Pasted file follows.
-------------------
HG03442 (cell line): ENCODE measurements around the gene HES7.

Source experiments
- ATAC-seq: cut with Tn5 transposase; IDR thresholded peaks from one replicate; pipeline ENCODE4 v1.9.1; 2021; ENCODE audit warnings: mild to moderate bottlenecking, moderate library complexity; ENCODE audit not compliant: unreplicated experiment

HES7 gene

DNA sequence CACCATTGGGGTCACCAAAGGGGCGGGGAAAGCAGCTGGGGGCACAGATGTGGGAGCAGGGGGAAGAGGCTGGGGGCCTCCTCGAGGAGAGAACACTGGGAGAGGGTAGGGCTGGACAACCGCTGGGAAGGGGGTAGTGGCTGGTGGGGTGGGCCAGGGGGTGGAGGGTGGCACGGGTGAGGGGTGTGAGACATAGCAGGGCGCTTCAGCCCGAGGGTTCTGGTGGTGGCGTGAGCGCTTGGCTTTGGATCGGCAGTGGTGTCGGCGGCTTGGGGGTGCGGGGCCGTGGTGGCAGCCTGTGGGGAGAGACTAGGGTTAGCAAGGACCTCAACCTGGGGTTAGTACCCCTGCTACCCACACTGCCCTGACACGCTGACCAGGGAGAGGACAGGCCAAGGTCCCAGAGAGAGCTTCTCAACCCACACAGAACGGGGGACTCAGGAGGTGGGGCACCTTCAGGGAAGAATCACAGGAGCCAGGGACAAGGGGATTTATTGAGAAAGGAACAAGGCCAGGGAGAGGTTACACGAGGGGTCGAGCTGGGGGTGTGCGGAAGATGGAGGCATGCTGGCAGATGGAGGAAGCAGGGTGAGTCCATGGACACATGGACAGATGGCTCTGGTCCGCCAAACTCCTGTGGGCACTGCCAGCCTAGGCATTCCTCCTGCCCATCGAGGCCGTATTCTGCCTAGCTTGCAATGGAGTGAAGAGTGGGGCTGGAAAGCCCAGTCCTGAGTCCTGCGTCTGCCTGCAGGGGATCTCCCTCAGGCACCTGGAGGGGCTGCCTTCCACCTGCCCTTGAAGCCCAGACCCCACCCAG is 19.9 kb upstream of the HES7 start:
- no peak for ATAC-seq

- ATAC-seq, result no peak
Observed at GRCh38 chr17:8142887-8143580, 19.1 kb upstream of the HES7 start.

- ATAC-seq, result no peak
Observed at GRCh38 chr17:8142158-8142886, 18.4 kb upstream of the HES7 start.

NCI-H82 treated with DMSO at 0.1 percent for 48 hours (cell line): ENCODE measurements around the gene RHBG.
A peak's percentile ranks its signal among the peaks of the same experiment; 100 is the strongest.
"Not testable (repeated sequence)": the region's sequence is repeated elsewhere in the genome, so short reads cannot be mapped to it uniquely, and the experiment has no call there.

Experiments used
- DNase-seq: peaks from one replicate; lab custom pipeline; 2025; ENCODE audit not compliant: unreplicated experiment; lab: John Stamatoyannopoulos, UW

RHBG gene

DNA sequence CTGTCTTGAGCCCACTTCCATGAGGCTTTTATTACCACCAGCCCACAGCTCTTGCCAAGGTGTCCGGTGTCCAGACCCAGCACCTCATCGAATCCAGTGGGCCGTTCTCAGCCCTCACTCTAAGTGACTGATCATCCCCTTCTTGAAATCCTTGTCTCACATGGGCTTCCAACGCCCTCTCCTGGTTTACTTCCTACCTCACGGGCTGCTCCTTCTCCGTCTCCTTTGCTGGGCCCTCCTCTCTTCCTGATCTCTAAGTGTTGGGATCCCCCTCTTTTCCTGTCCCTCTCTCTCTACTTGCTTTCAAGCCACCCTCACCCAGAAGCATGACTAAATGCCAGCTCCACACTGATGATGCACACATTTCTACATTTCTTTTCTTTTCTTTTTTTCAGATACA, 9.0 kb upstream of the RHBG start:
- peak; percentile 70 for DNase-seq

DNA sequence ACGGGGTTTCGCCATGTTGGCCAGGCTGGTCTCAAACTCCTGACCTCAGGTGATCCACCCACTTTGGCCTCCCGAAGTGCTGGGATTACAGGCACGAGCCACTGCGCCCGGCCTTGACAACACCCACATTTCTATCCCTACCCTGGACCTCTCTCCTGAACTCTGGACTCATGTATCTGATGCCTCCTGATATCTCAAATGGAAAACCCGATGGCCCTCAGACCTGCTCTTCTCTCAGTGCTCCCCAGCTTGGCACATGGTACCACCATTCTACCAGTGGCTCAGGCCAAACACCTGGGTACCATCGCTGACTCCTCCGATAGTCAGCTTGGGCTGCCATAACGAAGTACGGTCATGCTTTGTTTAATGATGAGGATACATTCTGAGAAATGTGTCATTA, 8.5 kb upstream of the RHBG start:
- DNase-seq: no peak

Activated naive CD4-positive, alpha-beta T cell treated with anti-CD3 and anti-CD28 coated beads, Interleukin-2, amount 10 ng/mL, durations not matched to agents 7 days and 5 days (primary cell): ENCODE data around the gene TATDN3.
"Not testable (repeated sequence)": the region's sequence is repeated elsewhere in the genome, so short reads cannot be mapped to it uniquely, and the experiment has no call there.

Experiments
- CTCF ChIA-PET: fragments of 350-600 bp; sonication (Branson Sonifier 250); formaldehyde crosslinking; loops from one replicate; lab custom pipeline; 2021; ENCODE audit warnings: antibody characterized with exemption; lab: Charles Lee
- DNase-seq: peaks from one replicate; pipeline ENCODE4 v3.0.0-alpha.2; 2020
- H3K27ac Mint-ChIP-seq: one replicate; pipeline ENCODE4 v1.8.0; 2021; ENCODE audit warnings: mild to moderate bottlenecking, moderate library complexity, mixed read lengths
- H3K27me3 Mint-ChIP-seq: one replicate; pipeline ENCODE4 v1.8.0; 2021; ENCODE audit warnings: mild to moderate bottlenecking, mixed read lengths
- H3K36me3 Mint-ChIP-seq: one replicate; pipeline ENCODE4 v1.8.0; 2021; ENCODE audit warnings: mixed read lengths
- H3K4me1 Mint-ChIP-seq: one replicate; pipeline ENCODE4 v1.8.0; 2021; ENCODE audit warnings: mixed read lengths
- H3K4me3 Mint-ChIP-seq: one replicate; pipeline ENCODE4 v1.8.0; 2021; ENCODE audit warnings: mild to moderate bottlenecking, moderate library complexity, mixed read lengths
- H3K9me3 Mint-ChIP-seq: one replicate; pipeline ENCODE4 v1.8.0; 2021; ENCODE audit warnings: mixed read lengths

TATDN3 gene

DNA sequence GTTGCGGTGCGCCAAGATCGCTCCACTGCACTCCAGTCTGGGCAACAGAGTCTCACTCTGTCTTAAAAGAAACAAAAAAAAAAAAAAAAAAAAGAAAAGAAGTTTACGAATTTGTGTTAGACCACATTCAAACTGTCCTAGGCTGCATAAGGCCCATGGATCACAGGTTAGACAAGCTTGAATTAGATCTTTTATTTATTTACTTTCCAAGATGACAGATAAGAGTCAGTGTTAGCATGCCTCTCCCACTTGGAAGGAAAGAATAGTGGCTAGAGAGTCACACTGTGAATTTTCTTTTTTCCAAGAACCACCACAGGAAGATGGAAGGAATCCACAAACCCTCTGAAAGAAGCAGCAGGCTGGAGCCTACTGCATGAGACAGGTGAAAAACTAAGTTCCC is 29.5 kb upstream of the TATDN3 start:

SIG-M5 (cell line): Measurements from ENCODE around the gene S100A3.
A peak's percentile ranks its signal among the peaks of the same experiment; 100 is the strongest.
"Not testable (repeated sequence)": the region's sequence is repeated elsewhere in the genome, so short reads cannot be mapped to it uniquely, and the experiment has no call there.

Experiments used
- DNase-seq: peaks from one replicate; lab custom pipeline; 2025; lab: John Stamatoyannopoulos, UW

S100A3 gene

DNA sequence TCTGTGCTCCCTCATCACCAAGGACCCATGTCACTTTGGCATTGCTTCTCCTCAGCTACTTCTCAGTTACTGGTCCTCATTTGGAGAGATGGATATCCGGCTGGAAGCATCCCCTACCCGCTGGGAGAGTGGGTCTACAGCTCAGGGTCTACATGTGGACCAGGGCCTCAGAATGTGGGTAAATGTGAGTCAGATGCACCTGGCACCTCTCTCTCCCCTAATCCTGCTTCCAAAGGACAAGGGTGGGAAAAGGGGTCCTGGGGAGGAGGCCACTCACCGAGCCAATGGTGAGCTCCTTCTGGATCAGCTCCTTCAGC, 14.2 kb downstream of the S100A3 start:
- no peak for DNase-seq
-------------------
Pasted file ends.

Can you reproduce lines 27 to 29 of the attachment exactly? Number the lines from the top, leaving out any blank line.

- H3K27me3 Mint-ChIP-seq: one replicate; pipeline ENCODE4 v1.8.0; 2021; ENCODE audit warnings: mild to moderate bottlenecking, mixed read lengths
- H3K36me3 Mint-ChIP-seq: one replicate; pipeline ENCODE4 v1.8.0; 2021; ENCODE audit warnings: mixed read lengths
- H3K4me1 Mint-ChIP-seq: one replicate; pipeline ENCODE4 v1.8.0; 2021; ENCODE audit warnings: mixed read lengths